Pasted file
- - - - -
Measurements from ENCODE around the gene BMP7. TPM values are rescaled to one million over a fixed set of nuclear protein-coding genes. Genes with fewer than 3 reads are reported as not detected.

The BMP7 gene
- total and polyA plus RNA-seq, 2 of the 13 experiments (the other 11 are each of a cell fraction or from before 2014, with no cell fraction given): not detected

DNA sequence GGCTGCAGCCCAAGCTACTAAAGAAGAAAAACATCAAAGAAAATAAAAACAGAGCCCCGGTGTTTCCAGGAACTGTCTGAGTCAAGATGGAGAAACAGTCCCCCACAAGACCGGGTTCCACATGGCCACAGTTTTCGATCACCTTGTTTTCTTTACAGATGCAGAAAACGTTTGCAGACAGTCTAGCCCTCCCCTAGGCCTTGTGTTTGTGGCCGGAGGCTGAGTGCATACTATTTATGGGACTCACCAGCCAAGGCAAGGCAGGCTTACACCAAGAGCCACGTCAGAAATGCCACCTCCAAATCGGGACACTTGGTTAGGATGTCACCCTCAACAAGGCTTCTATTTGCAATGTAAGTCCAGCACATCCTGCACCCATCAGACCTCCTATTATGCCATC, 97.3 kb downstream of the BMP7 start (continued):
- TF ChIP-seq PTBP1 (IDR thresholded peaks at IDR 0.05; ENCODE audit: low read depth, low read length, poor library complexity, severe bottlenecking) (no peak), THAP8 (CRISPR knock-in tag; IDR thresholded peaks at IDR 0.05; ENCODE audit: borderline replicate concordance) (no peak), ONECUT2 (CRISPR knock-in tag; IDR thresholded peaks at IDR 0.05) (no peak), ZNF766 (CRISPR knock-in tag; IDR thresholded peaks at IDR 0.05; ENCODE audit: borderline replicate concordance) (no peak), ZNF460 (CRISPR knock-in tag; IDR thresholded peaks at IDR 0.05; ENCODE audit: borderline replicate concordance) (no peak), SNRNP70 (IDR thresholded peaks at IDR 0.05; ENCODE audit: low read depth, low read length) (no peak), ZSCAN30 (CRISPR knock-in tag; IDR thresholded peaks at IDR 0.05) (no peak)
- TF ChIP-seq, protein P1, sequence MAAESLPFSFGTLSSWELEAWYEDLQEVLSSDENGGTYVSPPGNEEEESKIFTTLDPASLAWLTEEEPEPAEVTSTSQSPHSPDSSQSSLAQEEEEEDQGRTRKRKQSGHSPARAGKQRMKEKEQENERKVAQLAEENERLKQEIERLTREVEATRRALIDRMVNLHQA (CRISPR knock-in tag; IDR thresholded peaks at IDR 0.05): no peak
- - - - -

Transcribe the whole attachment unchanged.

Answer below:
Measurements from ENCODE around the gene BMP7. TPM values are rescaled to one million over a fixed set of nuclear protein-coding genes. Genes with fewer than 3 reads are reported as not detected.

The BMP7 gene
- total and polyA plus RNA-seq, 2 of the 13 experiments (the other 11 are each of a cell fraction or from before 2014, with no cell fraction given): not detected

DNA sequence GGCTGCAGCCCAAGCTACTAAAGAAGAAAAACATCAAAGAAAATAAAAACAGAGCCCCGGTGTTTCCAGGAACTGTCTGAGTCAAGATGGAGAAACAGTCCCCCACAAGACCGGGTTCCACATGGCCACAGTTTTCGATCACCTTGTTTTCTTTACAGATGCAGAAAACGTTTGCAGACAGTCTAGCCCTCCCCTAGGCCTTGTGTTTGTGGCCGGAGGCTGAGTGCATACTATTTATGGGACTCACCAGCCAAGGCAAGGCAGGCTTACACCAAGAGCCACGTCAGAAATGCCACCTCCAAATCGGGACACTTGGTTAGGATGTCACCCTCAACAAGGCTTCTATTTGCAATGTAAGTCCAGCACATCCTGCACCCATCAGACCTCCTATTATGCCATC, 97.3 kb downstream of the BMP7 start (continued):
- TF ChIP-seq PTBP1 (IDR thresholded peaks at IDR 0.05; ENCODE audit: low read depth, low read length, poor library complexity, severe bottlenecking) (no peak), THAP8 (CRISPR knock-in tag; IDR thresholded peaks at IDR 0.05; ENCODE audit: borderline replicate concordance) (no peak), ONECUT2 (CRISPR knock-in tag; IDR thresholded peaks at IDR 0.05) (no peak), ZNF766 (CRISPR knock-in tag; IDR thresholded peaks at IDR 0.05; ENCODE audit: borderline replicate concordance) (no peak), ZNF460 (CRISPR knock-in tag; IDR thresholded peaks at IDR 0.05; ENCODE audit: borderline replicate concordance) (no peak), SNRNP70 (IDR thresholded peaks at IDR 0.05; ENCODE audit: low read depth, low read length) (no peak), ZSCAN30 (CRISPR knock-in tag; IDR thresholded peaks at IDR 0.05) (no peak)
- TF ChIP-seq, protein P1, sequence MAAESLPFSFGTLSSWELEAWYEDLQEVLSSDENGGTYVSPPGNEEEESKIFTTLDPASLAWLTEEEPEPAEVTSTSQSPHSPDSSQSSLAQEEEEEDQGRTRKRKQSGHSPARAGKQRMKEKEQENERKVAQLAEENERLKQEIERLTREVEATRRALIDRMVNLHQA (CRISPR knock-in tag; IDR thresholded peaks at IDR 0.05): no peak